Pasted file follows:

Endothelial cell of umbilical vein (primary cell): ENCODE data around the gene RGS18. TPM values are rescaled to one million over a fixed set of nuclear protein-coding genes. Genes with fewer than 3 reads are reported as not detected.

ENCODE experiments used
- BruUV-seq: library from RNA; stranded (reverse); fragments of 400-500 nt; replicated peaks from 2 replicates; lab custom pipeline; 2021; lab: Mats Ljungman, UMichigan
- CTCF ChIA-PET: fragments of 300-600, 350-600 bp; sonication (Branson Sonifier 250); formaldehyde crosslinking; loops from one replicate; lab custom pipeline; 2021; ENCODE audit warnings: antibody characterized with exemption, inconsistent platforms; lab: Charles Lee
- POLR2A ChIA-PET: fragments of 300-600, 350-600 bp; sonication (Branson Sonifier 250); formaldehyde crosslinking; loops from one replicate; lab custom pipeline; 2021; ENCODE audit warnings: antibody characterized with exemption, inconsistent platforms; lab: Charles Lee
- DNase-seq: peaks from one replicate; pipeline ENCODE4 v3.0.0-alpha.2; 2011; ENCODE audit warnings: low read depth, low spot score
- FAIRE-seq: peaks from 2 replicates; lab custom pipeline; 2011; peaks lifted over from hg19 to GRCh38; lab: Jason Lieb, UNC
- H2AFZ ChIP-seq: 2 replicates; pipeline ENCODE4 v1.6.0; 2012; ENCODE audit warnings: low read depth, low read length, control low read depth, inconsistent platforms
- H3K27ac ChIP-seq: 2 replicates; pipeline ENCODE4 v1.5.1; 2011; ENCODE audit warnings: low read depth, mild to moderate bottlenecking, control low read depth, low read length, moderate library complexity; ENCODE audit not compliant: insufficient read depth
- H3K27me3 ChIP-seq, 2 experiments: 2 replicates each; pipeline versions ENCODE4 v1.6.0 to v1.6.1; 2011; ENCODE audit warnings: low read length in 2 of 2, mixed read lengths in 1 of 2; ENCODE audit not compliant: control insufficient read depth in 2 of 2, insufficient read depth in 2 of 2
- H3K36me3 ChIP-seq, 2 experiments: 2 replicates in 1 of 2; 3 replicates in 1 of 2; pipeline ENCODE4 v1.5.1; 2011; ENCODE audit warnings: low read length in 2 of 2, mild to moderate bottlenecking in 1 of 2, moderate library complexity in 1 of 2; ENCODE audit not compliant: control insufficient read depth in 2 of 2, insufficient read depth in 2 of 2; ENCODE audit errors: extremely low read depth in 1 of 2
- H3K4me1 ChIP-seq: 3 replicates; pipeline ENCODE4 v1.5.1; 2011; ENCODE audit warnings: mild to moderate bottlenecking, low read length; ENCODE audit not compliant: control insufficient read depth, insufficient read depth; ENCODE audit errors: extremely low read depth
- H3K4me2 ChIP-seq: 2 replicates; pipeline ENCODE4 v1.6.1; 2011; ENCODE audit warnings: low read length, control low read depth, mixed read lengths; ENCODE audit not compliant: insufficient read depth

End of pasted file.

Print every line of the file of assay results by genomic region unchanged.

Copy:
Endothelial cell of umbilical vein (primary cell): ENCODE data around the gene RGS18. TPM values are rescaled to one million over a fixed set of nuclear protein-coding genes. Genes with fewer than 3 reads are reported as not detected.

ENCODE experiments used
- BruUV-seq: library from RNA; stranded (reverse); fragments of 400-500 nt; replicated peaks from 2 replicates; lab custom pipeline; 2021; lab: Mats Ljungman, UMichigan
- CTCF ChIA-PET: fragments of 300-600, 350-600 bp; sonication (Branson Sonifier 250); formaldehyde crosslinking; loops from one replicate; lab custom pipeline; 2021; ENCODE audit warnings: antibody characterized with exemption, inconsistent platforms; lab: Charles Lee
- POLR2A ChIA-PET: fragments of 300-600, 350-600 bp; sonication (Branson Sonifier 250); formaldehyde crosslinking; loops from one replicate; lab custom pipeline; 2021; ENCODE audit warnings: antibody characterized with exemption, inconsistent platforms; lab: Charles Lee
- DNase-seq: peaks from one replicate; pipeline ENCODE4 v3.0.0-alpha.2; 2011; ENCODE audit warnings: low read depth, low spot score
- FAIRE-seq: peaks from 2 replicates; lab custom pipeline; 2011; peaks lifted over from hg19 to GRCh38; lab: Jason Lieb, UNC
- H2AFZ ChIP-seq: 2 replicates; pipeline ENCODE4 v1.6.0; 2012; ENCODE audit warnings: low read depth, low read length, control low read depth, inconsistent platforms
- H3K27ac ChIP-seq: 2 replicates; pipeline ENCODE4 v1.5.1; 2011; ENCODE audit warnings: low read depth, mild to moderate bottlenecking, control low read depth, low read length, moderate library complexity; ENCODE audit not compliant: insufficient read depth
- H3K27me3 ChIP-seq, 2 experiments: 2 replicates each; pipeline versions ENCODE4 v1.6.0 to v1.6.1; 2011; ENCODE audit warnings: low read length in 2 of 2, mixed read lengths in 1 of 2; ENCODE audit not compliant: control insufficient read depth in 2 of 2, insufficient read depth in 2 of 2
- H3K36me3 ChIP-seq, 2 experiments: 2 replicates in 1 of 2; 3 replicates in 1 of 2; pipeline ENCODE4 v1.5.1; 2011; ENCODE audit warnings: low read length in 2 of 2, mild to moderate bottlenecking in 1 of 2, moderate library complexity in 1 of 2; ENCODE audit not compliant: control insufficient read depth in 2 of 2, insufficient read depth in 2 of 2; ENCODE audit errors: extremely low read depth in 1 of 2
- H3K4me1 ChIP-seq: 3 replicates; pipeline ENCODE4 v1.5.1; 2011; ENCODE audit warnings: mild to moderate bottlenecking, low read length; ENCODE audit not compliant: control insufficient read depth, insufficient read depth; ENCODE audit errors: extremely low read depth
- H3K4me2 ChIP-seq: 2 replicates; pipeline ENCODE4 v1.6.1; 2011; ENCODE audit warnings: low read length, control low read depth, mixed read lengths; ENCODE audit not compliant: insufficient read depth